Overall, 483 (24%) patients had a treatment change, at a rate of 20.7/100 patient-years (95% CI 18.9–22.7) for the first change. Table 2 shows the rates and causes of treatment modifications by initial ART regimen for the three most commonly prescribed regimens. The highest rate of first-time treatment modification was found among patients initiating treatment with a fixed-dose combination of stavudine–lamivudine–nevirapine. Rates of treatment modification were close among patients initiating treatment with stavudine–lamivudine–EFV and much lower among patients initiating treatment with zidovudine–lamivudine–EFV.
Pregnancy-related substitution of nevirapine for EFV accounted for 12.2% of overall treatment modifications, 19.6% of modifications among patients taking EFV, and 23.5% of modifications among women taking EFV. The rate of treatment modification due to pregnancy in the overall population was 4.5/100 patient-years (95% CI 3.7–5.3). Switches from nevirapine to EFV related to the initiation of a rifampicin-based antituberculosis treatment accounted for 6% of overall treatment modifications and 18% of treatment modifications among patients on nevirapine. The rate of ART modification due to the initiation of a rifampicin-based antituberculosis treatment in the overall population was 2.5/100 patient-years (95% CI 1.9–3.1). Intolerance was the main cause of treatment modification, with an incidence of 12.4/100 patient-years (95% CI 11–13.8) in the overall population. Rates of modification for each drug are shown in Table 3. The rates of intolerance-related drug substitutions were very low for EFV (0.1/100 patient-years), low for zidovudine (3.9/100 patient-years), intermediate for nevirapine (6.3/100 patient-years) and very high for stavudine (17.9/100 patient-years). As shown in Table 3 and Fig. 1, most intolerance-related drug substitutions occurred during the first few months of treatment, with the exception of stavudine substitutions, which increased steadily over the entire study period.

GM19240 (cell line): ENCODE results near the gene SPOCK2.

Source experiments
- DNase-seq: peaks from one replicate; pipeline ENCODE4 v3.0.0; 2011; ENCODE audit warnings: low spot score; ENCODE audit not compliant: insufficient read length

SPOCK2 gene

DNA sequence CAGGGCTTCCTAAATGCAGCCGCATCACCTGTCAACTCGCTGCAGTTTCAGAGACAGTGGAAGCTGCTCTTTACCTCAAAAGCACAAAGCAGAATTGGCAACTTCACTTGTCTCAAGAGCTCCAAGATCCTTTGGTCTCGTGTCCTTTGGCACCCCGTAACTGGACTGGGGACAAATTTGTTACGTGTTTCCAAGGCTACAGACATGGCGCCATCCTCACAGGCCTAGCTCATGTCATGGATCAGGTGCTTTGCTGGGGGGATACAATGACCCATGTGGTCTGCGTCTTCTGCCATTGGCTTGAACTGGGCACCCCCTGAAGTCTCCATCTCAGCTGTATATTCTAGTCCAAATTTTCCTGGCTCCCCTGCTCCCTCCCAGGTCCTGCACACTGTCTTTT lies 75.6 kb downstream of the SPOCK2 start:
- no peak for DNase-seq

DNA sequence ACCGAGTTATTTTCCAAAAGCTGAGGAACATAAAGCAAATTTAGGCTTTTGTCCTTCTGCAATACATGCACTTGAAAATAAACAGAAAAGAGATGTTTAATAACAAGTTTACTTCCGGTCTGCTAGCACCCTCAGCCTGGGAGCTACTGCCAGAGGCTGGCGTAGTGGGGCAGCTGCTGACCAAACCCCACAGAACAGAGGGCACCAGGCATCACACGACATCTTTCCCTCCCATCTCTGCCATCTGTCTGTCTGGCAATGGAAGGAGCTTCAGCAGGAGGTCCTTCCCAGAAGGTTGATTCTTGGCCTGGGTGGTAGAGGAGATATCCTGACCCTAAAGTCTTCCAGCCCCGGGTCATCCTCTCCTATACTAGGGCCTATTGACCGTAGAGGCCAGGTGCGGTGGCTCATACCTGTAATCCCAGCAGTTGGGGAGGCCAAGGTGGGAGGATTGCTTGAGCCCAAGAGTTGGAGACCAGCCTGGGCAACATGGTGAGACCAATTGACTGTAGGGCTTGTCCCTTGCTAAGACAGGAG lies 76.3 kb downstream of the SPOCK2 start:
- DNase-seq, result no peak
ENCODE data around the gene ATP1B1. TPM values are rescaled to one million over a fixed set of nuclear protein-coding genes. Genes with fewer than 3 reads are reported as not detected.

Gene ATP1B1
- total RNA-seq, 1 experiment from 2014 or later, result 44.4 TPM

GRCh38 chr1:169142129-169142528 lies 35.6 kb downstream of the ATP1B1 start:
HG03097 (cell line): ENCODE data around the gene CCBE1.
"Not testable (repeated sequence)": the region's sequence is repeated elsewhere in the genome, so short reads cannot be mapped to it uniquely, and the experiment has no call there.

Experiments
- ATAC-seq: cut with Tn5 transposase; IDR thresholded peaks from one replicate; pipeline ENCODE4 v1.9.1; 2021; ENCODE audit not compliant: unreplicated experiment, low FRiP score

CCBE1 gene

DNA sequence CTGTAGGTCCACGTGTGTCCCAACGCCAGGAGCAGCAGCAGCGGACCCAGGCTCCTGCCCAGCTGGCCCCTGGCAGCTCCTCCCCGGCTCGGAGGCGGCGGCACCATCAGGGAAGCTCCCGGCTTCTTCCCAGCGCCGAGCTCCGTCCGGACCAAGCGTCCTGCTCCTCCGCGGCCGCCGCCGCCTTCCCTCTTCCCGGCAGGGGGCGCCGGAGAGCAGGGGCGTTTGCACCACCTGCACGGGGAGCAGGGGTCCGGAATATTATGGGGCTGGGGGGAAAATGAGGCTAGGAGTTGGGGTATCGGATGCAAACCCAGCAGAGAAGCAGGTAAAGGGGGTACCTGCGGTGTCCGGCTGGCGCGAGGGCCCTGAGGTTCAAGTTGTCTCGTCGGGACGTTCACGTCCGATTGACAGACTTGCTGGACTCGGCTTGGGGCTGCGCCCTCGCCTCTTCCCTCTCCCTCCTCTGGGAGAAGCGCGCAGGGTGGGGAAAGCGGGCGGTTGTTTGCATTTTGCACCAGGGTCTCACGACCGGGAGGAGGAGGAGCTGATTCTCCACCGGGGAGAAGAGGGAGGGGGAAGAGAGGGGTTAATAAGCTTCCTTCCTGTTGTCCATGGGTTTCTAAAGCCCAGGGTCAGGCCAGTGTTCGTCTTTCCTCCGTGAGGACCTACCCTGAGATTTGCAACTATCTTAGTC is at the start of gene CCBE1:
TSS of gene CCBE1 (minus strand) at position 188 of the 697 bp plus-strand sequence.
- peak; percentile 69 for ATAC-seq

As shown in Table 1, drug stock-outs were a non-negligible cause of treatment modification. Patients were sometimes forced to change treatment in order to avoid treatment interruptions. Although stock-outs accounted for only 1% of stavudine–lamivudine–nevirapine modifications, they represented 5–6% of modifications for other regimens.
The factors associated with intolerance-related treatment modifications are shown in Table 4. Neither the tolerance values (all >0.2) nor the Variance Inflation Factor statistics (all <4) indicated a problem of multicollinearity for any of the variables in the multivariate analysis. In multivariate analysis, d4T substitutions due to intolerance (mainly, peripheral neuropathy) were significantly associated with age. We did not find a significant association between d4T substitution and previous or ongoing antituberculosis treatment. Substitution of zidovudine was strongly associated with baseline haemoglobin and baseline antituberculosis treatment. We did not find significant associations between nevirapine substitution and any of the baseline or follow-up patient characteristics.